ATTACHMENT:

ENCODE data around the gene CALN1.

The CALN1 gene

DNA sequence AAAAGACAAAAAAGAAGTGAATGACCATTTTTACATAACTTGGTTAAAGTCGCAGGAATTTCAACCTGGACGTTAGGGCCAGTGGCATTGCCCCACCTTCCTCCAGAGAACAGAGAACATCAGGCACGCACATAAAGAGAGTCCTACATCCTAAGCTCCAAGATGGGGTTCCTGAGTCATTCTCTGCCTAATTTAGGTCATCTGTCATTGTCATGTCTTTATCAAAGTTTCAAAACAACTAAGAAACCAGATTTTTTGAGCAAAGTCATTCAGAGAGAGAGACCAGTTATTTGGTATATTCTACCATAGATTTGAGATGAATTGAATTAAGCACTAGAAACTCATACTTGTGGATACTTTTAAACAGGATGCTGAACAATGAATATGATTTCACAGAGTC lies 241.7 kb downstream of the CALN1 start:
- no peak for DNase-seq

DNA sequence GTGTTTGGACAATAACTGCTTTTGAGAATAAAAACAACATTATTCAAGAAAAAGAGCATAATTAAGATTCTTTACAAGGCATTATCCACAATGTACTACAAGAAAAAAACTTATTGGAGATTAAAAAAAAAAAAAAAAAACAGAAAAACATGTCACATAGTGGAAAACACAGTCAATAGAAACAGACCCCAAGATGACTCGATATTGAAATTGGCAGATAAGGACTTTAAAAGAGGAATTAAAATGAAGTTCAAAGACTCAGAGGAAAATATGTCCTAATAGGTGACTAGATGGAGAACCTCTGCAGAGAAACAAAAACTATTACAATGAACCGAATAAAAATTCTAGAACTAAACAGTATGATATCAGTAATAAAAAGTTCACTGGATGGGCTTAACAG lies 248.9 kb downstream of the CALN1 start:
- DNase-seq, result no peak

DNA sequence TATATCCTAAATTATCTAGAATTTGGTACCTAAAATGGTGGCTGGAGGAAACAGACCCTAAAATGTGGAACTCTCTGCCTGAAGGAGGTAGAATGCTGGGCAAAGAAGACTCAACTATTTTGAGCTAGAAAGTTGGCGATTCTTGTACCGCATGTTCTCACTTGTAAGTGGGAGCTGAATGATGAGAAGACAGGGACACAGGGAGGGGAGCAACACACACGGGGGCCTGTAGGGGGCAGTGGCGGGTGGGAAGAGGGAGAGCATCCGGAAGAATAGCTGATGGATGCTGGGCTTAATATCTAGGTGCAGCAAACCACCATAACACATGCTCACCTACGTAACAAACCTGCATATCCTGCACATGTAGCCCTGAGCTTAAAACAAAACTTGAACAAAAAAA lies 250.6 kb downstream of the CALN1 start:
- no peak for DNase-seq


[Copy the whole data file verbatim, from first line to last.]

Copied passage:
ENCODE data around the gene CALN1.

The CALN1 gene

DNA sequence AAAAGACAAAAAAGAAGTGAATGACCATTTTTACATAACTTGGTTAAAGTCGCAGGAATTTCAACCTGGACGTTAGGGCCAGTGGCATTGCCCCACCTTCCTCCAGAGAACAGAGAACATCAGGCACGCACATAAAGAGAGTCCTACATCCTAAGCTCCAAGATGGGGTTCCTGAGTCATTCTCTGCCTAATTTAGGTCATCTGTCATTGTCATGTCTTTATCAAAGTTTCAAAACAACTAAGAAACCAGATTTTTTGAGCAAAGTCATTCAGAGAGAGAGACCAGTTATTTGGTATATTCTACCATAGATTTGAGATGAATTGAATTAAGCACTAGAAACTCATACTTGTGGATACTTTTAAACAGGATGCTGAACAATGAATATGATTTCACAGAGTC lies 241.7 kb downstream of the CALN1 start:
- no peak for DNase-seq

DNA sequence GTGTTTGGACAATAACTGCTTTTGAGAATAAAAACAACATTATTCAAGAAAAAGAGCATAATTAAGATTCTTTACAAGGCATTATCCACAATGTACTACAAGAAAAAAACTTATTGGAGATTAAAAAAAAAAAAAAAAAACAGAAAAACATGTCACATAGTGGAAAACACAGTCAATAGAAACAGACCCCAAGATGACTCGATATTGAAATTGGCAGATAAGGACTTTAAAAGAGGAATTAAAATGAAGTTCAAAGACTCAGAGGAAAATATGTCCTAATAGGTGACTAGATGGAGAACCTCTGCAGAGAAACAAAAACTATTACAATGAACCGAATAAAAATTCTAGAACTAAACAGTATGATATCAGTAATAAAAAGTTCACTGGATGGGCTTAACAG lies 248.9 kb downstream of the CALN1 start:
- DNase-seq, result no peak

DNA sequence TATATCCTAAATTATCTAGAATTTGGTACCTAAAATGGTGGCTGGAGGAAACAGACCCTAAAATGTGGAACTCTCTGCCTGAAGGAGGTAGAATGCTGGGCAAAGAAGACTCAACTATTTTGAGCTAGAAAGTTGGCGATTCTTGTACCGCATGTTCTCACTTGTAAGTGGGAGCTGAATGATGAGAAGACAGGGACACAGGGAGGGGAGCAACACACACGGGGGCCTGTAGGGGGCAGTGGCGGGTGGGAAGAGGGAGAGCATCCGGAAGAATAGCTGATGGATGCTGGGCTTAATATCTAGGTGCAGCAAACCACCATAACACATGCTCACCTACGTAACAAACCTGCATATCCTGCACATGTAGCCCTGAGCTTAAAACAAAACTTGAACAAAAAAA lies 250.6 kb downstream of the CALN1 start:
- no peak for DNase-seq